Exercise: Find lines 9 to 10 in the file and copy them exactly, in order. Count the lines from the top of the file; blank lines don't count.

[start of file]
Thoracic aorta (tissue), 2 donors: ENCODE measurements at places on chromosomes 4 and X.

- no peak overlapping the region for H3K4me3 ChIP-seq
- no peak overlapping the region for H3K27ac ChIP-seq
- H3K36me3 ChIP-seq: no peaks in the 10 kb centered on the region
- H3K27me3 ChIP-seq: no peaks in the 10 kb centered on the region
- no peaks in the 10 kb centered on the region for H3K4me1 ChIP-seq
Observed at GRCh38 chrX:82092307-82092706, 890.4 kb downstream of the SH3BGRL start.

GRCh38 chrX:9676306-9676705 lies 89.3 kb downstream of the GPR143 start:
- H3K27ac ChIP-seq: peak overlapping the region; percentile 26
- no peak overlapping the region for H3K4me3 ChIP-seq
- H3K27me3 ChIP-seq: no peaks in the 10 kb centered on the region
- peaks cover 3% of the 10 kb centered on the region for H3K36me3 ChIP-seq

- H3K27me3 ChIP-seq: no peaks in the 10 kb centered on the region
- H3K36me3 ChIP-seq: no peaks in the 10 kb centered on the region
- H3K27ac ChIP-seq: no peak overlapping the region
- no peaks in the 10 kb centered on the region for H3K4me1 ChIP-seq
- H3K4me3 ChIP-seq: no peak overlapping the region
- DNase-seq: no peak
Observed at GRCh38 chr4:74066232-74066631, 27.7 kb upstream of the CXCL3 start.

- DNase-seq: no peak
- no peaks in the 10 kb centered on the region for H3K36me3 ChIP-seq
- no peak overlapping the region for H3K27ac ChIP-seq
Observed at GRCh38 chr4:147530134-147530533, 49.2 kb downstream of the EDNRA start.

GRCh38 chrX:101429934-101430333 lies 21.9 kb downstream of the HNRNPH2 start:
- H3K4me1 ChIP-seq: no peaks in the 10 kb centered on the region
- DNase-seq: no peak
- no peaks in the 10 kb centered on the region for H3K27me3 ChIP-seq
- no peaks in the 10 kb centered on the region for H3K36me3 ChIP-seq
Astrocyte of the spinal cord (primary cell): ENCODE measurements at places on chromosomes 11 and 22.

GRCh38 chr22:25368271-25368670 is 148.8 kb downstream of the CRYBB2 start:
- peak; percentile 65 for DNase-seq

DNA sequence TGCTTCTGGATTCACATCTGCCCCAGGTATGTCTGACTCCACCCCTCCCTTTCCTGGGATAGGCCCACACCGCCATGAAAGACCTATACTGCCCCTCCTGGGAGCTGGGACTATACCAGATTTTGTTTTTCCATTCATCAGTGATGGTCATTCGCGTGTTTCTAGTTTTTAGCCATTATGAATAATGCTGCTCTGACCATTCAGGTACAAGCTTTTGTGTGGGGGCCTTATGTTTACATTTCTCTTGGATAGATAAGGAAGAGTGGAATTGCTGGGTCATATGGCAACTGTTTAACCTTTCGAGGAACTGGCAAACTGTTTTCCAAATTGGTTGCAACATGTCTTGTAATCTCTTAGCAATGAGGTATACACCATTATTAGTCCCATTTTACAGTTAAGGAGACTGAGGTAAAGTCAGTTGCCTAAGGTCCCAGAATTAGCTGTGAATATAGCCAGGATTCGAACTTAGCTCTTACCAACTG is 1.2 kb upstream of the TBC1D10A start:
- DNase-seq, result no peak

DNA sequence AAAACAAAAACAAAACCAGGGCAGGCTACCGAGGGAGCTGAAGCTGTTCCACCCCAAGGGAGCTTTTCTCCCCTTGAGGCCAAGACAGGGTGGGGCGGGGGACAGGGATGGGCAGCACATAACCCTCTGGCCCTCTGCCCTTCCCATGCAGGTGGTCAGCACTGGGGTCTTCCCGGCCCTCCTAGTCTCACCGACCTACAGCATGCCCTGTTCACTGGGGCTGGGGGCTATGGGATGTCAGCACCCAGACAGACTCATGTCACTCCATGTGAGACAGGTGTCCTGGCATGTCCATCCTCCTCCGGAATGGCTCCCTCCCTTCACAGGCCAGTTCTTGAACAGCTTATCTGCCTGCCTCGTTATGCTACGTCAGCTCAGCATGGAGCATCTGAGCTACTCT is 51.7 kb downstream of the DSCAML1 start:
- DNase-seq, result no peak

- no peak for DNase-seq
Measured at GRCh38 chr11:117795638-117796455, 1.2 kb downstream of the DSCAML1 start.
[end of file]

- H3K27ac ChIP-seq: peak overlapping the region; percentile 26
- no peak overlapping the region for H3K4me3 ChIP-seq